An alternative mechanism for stopping and starting the crankshaft is to increase the offset of the double crank four bar linkage, and hold it there, such that the output shaft's crankpin and the input shaft are coincident. This allows the input shaft crankpin to spin the connecting link around the output shaft crankpin while the engine crankshaft remains stationary. The engine crankshaft must be prevented from angularly drifting. No clutch is needed.

An engine would normally be operated at it's most efficient speed and power per combustion, which is also near the maximum power per combustion. For more power, the engine could be run at a higher speed and with the minimum offset on the double crank four bar linkage, (instead of the varying offset).

To avoid moving the flywheel as the input shaft moves, a second double crank four bar linkage could connect the fixed flywheel shaft to the input shaft. The second double crank four bar linkage could use larger crank radii(throws).

Regarding HCCI(homogenous charge compression ignition) operation, a mechanical compression ratio of say 14-15:1 could be used. As I understand it, achieving consistent HCCI operation is considerably simplified by operating the engine in a narrow speed range and a relatively high power per combustion (for HCCI). The efficiency would be closer to that of a diesel than to a gasoline engine. Emissions are reduced with HCCI operation. There are engines that combine conventional spark ignition and HCCI operation. Atkinson(Miller) cycle would be used to limit the compression when operating in spark ignition mode. (This can be implemented with early or late closing of the intake valves.)

Aside from braking energy recovery, this invention should result in a drive train that is more efficient, lighter and cheaper than a gas-electric hybrid, e.g. a Prius. It avoids:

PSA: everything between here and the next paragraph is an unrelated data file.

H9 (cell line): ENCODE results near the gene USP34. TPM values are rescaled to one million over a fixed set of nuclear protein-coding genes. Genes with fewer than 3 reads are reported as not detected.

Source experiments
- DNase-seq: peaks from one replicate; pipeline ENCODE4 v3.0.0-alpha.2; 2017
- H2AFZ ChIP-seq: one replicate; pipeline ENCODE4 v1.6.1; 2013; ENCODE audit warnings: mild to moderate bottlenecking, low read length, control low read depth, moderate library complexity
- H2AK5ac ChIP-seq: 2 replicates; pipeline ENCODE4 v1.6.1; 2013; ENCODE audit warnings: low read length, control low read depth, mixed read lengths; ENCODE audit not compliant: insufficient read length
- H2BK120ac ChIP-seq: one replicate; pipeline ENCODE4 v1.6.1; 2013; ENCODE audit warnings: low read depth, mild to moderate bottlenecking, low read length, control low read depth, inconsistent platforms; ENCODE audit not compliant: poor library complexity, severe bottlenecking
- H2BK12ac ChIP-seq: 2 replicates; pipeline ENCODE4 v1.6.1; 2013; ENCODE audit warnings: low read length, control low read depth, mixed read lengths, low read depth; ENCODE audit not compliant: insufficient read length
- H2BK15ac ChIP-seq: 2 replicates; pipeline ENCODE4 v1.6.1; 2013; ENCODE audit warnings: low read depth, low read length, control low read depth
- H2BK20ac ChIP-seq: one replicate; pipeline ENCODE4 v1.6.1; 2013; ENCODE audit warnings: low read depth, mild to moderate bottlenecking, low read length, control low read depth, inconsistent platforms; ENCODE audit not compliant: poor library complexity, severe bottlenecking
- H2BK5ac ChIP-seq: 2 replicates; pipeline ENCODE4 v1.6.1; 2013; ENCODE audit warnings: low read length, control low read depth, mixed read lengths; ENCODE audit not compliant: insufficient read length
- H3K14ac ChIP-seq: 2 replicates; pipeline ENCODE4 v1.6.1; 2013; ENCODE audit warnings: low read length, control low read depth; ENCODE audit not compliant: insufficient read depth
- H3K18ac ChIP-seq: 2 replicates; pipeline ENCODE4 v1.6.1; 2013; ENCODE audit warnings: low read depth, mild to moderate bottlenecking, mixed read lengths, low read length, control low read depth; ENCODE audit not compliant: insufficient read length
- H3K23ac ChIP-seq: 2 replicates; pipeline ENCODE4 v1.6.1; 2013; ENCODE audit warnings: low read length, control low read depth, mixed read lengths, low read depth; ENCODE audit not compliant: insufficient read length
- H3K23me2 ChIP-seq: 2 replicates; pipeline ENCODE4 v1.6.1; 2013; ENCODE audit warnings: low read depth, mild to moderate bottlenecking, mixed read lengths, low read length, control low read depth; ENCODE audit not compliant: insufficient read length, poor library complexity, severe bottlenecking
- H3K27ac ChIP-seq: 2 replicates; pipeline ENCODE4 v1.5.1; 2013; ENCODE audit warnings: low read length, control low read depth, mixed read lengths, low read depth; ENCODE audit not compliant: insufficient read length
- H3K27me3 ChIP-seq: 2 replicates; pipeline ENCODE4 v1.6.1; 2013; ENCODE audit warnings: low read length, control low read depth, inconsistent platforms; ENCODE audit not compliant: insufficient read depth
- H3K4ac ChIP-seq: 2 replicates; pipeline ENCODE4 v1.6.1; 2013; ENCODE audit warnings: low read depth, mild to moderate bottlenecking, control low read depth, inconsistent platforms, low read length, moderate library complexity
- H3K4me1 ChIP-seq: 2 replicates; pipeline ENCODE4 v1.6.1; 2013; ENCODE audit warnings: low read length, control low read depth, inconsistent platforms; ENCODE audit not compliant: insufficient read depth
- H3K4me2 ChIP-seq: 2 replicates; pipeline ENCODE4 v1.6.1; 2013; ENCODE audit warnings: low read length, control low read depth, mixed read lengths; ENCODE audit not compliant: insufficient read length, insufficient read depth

For an engine generator application, the varying flywheel speed would not be a problem if the flywheel drives an alternator whose output is rectified to DC and then the DC is used directly or is inverted to AC. This could drive electric motors which could drive the wheels of a vehicle.

When the mechanism is used with a conventional transmission, the varying flywheel speed, due to flywheel slowing between combustions, is somewhat of a problem. A heavier flywheel would lessen the speed variation. A slipping wet clutch could eliminate the varying speed into a conventional transmission. Aside from a conventional start in first gear, using part throttle spark ignition operation of the engine for smoothness of power, e.g. 800 to 2200 rpm, the engine flywheel could run in the range of 2200-3300 rpm during normal driving, and also during idling. Some compliance in the drive train would lessen the need for clutch slipping, probably eliminating it during steady speed driving.

A current model BMW motorcycle boxer twin cylinder engine produces ~110 horsepower, from ~72 cubic inches. Two of the preceding could be operated in tandem, giving ~220 horsepower. For more power, a second engine on the other side of the flywheel could provide additional power as needed. The transmission would be driven by a chain, belt or gears from the flywheel. Also, an engine or two could be used on a second axle of the vehicle.